Q&A: Is $4500 too much for a website?

Q:

Kat. I’ve consulted with a local website designer who does amazing work but is asking for $4500 for a website. Is this reasonable? I am curious to hear your thoughts. Help me with your knowledge and experience please!

– B

A:

I love that you are going out there, exploring services, and then taking the time to investigate them.

In terms of an answer, it might be frustrating to hear this but the question you are asking, if $4500 is reasonable for a website, is like asking “how long is a piece of string?”

Test it out by asking your same question with other services or larger commodities:

  • Is $150 too much for an hour of psychotherapy?
  • Is $50,000 too much for a car?
  • Is $2000 too much for a laptop?

For all of these questions, the answer is: it depends.

And it mostly depends on you.

So we first need to update your question to being a question not about the website nor the service, but about you. Is $4500 reasonable for you to spend?

And to answer that question, you’ll need to be crystal clear on what you need out of your website and out of the website service and how it fits into your marketing and who you uniquely are.

The tricky thing with website pricing is that “websites” aren’t just one thing. It’s not like buying orange juice. It’s more like buying a fruit salad. If you want a larger quantity, larger variety, and with exotic fruits that are expensive and difficult to import, the price of that salad will increase. Right?

And which fruit salad will be more expensive? The one you make yourself? The one someone else makes for you? Or the one made by a five-star chef?  

What if you’re interested in a fruit salad but you know that something super simple, an apple and banana salad, would appease your appetite? Would it be reasonable to splurge on the salad that is 10 times more complex and expensive? Maybe it would! Maybe it’s your birthday and you just want to do something ridiculous and fun. Or maybe you’d rather save that same money to buy a cupcake later in the day.

The real question here is: what are you hungry for?

And by that I mean, what do you actually need? Here are the most common things that therapists need when it comes to creating a website:

  • Getting clear on marketing fundamentals like: identity, niche, voice, audience, overall messaging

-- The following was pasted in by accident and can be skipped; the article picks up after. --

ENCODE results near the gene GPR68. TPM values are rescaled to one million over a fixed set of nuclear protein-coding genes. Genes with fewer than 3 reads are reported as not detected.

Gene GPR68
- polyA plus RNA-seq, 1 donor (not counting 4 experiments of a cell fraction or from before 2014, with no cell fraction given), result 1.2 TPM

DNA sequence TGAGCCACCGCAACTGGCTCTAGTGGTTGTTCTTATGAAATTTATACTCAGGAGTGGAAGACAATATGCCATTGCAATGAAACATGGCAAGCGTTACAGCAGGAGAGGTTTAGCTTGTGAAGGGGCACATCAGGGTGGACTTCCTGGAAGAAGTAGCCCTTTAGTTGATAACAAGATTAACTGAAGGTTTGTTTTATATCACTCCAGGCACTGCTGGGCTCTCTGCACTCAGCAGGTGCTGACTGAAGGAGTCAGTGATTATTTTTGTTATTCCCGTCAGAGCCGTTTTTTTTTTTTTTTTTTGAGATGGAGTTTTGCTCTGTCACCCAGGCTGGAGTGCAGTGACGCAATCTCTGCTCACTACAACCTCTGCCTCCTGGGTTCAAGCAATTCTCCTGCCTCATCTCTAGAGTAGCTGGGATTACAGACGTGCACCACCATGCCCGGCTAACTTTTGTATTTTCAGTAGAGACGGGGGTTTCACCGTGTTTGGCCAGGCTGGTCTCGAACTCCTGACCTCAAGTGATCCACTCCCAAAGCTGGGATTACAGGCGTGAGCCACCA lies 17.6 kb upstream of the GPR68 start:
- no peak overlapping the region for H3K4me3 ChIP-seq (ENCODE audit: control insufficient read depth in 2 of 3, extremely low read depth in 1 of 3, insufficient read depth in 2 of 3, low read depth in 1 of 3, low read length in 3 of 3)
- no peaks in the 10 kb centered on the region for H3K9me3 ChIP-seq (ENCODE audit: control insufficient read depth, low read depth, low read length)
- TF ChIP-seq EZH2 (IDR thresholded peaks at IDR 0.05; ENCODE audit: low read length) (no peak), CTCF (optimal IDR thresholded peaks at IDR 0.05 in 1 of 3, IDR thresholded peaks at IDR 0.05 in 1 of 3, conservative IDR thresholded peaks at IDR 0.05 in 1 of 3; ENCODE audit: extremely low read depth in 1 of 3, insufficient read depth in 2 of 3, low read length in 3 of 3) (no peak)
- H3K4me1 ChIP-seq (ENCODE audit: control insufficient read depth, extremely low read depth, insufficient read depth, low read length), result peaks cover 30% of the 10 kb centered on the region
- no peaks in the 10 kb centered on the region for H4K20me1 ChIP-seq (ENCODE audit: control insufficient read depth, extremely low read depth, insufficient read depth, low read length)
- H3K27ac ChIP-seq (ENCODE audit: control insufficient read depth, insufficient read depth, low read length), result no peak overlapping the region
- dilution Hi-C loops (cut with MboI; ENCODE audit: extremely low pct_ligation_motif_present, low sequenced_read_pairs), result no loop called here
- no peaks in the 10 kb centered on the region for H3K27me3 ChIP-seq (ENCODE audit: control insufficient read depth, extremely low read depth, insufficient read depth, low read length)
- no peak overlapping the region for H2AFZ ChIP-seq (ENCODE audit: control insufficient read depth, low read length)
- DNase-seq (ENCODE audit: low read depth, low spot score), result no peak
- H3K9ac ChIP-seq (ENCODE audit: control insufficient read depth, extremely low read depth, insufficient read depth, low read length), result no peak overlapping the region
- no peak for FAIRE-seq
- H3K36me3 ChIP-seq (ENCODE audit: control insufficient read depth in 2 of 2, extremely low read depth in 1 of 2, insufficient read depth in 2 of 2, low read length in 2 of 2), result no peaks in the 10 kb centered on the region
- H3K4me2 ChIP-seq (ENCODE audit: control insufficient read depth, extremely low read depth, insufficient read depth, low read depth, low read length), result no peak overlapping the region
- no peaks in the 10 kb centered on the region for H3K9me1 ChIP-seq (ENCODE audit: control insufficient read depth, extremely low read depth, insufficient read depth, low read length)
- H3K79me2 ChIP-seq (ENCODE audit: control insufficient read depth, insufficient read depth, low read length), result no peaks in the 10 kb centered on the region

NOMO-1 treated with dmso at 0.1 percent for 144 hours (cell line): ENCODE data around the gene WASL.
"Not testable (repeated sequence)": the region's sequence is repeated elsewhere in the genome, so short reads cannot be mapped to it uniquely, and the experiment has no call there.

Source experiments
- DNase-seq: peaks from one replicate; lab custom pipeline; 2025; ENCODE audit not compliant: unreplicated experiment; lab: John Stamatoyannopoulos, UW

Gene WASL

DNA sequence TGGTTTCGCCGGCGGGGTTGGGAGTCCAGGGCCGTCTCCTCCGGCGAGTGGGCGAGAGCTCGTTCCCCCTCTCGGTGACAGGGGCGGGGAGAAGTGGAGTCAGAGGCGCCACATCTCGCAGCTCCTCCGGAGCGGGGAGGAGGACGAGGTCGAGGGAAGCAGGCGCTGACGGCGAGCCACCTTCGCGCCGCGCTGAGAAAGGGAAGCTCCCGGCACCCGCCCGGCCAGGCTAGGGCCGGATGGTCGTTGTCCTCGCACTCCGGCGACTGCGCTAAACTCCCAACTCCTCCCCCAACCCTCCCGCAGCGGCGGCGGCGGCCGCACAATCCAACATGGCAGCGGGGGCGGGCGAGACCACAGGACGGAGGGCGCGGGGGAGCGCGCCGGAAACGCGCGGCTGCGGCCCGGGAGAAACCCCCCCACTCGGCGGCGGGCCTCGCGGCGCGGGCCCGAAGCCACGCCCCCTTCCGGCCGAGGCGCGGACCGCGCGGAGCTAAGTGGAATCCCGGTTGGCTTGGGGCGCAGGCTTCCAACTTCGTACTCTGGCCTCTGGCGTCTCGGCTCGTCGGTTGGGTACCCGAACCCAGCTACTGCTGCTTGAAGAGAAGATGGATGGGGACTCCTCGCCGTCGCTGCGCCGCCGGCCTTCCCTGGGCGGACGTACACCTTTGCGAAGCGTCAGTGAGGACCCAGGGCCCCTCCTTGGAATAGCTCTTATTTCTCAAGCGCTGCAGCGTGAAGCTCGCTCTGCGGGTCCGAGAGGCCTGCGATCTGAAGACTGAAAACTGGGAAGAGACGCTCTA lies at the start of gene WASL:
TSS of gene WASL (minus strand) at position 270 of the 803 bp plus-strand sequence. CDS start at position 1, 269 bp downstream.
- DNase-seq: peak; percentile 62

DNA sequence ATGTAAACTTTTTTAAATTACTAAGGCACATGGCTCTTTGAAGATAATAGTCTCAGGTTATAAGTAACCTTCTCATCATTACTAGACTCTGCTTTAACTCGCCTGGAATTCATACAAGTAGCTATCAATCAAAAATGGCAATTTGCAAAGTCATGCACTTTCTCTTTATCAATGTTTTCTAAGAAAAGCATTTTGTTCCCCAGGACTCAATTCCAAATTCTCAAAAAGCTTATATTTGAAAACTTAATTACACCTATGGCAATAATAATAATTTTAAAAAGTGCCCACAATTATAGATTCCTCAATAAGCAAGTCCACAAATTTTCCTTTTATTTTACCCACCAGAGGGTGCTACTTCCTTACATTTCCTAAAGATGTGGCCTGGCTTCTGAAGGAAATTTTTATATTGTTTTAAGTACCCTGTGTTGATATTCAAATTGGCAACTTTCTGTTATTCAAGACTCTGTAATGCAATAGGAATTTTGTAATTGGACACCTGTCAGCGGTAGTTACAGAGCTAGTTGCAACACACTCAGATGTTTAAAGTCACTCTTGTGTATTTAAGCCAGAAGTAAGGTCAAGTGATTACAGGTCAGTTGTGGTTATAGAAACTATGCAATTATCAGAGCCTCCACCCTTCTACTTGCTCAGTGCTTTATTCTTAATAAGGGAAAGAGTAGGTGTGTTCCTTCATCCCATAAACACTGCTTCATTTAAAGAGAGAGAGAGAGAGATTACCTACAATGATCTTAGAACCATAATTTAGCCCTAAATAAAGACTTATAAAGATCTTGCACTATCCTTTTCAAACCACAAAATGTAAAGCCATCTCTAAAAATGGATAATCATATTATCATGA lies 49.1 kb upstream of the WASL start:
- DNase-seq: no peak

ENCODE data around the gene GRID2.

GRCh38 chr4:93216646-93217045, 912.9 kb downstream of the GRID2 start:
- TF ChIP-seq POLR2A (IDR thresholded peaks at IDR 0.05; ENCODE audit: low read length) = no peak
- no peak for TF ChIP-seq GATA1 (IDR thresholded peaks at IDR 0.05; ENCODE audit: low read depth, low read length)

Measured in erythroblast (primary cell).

• Getting clear on marketing strategy to understand why they need a website, what they need the website to do, and how to use it for attracting clients and referrals
  • Writing and planning the website copy including the navigation, header, footer, and pages, basically all the written stuff.
  • Making decisions on the visual side including what the website looks like in terms of fonts, colors, layouts and the images that are on the site
  • Choosing the platform & using it. Deciding between options like Squarespace vs Wix vs WordPress.
  • Setting up any technology stuff like domains, email provider setup, schedulers, email marketing subscribe forms
  • Generating traffic to the website. Things like social media marketing, content marketing, SEO, outreach and networking, PR, and more.
  • Accountability to stop putting their website on the bottom of their to do list and finally get their website stuff done. (True for many therapists whether they are working with a professional or going full DIY).

Therapists may not need a deep level of each one of these items. And in fact, if you’ve been reading this blog recently, you’ll know that having a therapist website that is good enough is ideal (you don’t have to have an amazing, stunning website to get the benefits you’re likely needing). 

And furthermore, most major platforms are just fine for most therapist website needs. 

From my experience consulting private practice therapists in their marketing and running three website design service models to make websites: most therapist don’t have a design need. They have a need for the other stuff though: getting clear, getting organized, making plans, writing content, staying accountable.

Most therapists don’t have a design problem and therefore don’t need to invest a lot into the design of a website.